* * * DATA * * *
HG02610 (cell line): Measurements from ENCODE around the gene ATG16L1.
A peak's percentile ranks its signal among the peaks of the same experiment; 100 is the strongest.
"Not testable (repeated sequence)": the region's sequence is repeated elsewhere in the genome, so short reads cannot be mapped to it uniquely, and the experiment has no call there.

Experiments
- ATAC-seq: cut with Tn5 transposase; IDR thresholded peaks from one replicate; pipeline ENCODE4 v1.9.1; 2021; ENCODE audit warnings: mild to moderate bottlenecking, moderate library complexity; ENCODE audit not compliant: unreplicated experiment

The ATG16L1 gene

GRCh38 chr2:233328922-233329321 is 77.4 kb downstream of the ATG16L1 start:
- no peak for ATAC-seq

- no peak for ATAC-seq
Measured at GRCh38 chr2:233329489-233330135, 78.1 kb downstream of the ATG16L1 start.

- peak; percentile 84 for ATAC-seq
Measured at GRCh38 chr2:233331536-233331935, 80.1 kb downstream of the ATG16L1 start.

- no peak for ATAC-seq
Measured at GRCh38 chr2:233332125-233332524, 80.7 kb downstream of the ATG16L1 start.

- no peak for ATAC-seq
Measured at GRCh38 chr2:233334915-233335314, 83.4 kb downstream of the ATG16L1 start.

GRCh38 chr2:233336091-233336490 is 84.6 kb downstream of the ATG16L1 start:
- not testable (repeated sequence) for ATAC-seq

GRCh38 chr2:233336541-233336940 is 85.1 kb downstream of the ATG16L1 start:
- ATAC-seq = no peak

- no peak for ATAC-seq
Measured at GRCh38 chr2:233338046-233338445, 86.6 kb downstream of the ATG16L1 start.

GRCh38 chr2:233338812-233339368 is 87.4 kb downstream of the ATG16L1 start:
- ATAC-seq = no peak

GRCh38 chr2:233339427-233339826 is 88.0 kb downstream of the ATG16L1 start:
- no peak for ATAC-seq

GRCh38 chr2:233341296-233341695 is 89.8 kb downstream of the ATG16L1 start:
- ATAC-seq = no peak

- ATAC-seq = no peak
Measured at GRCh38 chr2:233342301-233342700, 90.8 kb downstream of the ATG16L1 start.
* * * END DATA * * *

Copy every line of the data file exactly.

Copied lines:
HG02610 (cell line): Measurements from ENCODE around the gene ATG16L1.
A peak's percentile ranks its signal among the peaks of the same experiment; 100 is the strongest.
"Not testable (repeated sequence)": the region's sequence is repeated elsewhere in the genome, so short reads cannot be mapped to it uniquely, and the experiment has no call there.

Experiments
- ATAC-seq: cut with Tn5 transposase; IDR thresholded peaks from one replicate; pipeline ENCODE4 v1.9.1; 2021; ENCODE audit warnings: mild to moderate bottlenecking, moderate library complexity; ENCODE audit not compliant: unreplicated experiment

The ATG16L1 gene

GRCh38 chr2:233328922-233329321 is 77.4 kb downstream of the ATG16L1 start:
- no peak for ATAC-seq

- no peak for ATAC-seq
Measured at GRCh38 chr2:233329489-233330135, 78.1 kb downstream of the ATG16L1 start.

- peak; percentile 84 for ATAC-seq
Measured at GRCh38 chr2:233331536-233331935, 80.1 kb downstream of the ATG16L1 start.

- no peak for ATAC-seq
Measured at GRCh38 chr2:233332125-233332524, 80.7 kb downstream of the ATG16L1 start.

- no peak for ATAC-seq
Measured at GRCh38 chr2:233334915-233335314, 83.4 kb downstream of the ATG16L1 start.

GRCh38 chr2:233336091-233336490 is 84.6 kb downstream of the ATG16L1 start:
- not testable (repeated sequence) for ATAC-seq

GRCh38 chr2:233336541-233336940 is 85.1 kb downstream of the ATG16L1 start:
- ATAC-seq = no peak

- no peak for ATAC-seq
Measured at GRCh38 chr2:233338046-233338445, 86.6 kb downstream of the ATG16L1 start.

GRCh38 chr2:233338812-233339368 is 87.4 kb downstream of the ATG16L1 start:
- ATAC-seq = no peak

GRCh38 chr2:233339427-233339826 is 88.0 kb downstream of the ATG16L1 start:
- no peak for ATAC-seq

GRCh38 chr2:233341296-233341695 is 89.8 kb downstream of the ATG16L1 start:
- ATAC-seq = no peak

- ATAC-seq = no peak
Measured at GRCh38 chr2:233342301-233342700, 90.8 kb downstream of the ATG16L1 start.